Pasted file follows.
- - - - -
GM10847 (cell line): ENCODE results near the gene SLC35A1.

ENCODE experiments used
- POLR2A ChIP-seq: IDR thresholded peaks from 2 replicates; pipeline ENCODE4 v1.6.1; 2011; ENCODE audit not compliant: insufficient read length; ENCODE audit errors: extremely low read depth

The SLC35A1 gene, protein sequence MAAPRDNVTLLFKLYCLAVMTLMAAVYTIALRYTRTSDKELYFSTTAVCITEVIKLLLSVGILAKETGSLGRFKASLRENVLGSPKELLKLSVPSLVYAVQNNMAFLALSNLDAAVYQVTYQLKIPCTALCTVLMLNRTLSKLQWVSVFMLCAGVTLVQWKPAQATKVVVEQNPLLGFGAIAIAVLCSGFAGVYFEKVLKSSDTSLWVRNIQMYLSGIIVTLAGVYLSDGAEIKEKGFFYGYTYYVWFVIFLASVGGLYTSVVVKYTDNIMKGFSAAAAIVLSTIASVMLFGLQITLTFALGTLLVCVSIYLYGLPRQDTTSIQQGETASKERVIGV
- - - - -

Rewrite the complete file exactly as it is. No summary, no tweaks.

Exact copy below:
GM10847 (cell line): ENCODE results near the gene SLC35A1.

ENCODE experiments used
- POLR2A ChIP-seq: IDR thresholded peaks from 2 replicates; pipeline ENCODE4 v1.6.1; 2011; ENCODE audit not compliant: insufficient read length; ENCODE audit errors: extremely low read depth

The SLC35A1 gene, protein sequence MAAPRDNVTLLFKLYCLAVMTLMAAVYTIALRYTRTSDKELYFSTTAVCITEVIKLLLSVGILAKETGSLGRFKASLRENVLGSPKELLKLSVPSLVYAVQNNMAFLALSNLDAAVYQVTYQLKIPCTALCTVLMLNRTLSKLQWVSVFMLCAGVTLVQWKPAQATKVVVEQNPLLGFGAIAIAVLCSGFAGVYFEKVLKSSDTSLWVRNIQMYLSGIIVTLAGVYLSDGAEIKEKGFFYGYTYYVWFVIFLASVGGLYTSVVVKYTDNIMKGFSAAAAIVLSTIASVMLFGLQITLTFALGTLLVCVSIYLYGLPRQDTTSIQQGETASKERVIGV